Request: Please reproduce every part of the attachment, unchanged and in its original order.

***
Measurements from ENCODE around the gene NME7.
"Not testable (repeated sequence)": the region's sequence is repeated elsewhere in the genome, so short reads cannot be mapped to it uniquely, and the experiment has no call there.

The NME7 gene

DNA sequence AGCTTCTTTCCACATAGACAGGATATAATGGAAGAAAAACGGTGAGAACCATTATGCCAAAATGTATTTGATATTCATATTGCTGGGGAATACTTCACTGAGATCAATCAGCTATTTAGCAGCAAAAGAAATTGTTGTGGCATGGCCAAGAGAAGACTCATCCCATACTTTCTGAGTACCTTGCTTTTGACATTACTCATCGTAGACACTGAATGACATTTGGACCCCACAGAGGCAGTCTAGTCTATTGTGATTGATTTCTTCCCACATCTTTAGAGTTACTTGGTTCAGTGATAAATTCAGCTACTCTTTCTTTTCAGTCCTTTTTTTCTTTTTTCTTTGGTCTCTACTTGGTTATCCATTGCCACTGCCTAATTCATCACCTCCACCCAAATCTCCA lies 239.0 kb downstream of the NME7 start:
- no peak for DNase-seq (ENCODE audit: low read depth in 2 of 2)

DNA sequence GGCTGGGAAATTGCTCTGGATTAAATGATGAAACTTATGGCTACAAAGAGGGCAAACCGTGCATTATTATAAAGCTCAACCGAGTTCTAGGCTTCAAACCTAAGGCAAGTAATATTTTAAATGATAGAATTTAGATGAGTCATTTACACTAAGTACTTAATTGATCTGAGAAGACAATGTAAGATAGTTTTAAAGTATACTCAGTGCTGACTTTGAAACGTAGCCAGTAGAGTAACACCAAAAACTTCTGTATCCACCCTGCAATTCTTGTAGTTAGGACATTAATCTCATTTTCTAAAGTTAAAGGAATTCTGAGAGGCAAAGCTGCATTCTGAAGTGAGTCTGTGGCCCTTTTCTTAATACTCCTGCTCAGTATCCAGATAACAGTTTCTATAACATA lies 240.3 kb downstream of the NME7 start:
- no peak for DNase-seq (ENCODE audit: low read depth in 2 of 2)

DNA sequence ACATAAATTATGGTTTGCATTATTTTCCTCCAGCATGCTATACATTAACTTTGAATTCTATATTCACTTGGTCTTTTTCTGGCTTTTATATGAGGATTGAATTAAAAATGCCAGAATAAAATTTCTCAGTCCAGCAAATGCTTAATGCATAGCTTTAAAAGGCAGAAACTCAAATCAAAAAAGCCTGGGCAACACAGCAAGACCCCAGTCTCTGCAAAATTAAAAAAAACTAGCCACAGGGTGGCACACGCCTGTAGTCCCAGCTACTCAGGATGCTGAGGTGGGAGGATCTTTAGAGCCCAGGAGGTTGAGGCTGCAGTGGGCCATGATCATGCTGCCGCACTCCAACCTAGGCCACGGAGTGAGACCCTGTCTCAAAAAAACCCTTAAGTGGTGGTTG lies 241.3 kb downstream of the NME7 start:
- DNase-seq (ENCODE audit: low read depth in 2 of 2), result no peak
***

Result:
Measurements from ENCODE around the gene NME7.
"Not testable (repeated sequence)": the region's sequence is repeated elsewhere in the genome, so short reads cannot be mapped to it uniquely, and the experiment has no call there.

The NME7 gene

DNA sequence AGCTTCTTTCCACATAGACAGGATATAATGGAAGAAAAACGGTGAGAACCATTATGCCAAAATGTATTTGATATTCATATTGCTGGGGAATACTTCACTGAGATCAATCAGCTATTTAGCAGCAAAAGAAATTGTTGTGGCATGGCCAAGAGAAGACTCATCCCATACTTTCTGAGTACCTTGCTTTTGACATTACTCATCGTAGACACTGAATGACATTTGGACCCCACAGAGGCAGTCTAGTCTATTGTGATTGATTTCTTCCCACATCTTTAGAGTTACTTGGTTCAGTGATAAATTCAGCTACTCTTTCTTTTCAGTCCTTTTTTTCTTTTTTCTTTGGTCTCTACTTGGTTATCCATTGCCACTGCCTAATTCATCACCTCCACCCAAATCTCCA lies 239.0 kb downstream of the NME7 start:
- no peak for DNase-seq (ENCODE audit: low read depth in 2 of 2)

DNA sequence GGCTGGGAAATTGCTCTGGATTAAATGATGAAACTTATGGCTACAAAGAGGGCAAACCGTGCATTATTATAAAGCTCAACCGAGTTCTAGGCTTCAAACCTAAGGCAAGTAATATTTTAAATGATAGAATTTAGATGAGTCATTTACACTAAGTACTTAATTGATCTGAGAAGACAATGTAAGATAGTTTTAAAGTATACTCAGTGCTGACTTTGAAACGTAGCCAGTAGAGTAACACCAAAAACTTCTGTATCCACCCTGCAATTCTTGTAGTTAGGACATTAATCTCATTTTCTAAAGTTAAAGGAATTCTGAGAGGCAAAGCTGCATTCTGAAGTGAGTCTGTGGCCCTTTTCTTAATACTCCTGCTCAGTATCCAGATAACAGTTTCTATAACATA lies 240.3 kb downstream of the NME7 start:
- no peak for DNase-seq (ENCODE audit: low read depth in 2 of 2)

DNA sequence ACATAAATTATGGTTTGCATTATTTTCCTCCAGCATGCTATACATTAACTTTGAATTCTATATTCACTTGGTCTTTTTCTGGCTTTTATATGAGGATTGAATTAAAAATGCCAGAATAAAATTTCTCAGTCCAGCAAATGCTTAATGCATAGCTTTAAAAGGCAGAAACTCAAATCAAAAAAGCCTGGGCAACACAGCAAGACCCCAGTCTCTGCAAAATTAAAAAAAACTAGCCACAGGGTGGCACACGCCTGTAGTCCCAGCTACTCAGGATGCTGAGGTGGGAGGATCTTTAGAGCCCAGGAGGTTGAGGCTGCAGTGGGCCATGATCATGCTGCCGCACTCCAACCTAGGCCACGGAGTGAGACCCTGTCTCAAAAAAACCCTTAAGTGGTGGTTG lies 241.3 kb downstream of the NME7 start:
- DNase-seq (ENCODE audit: low read depth in 2 of 2), result no peak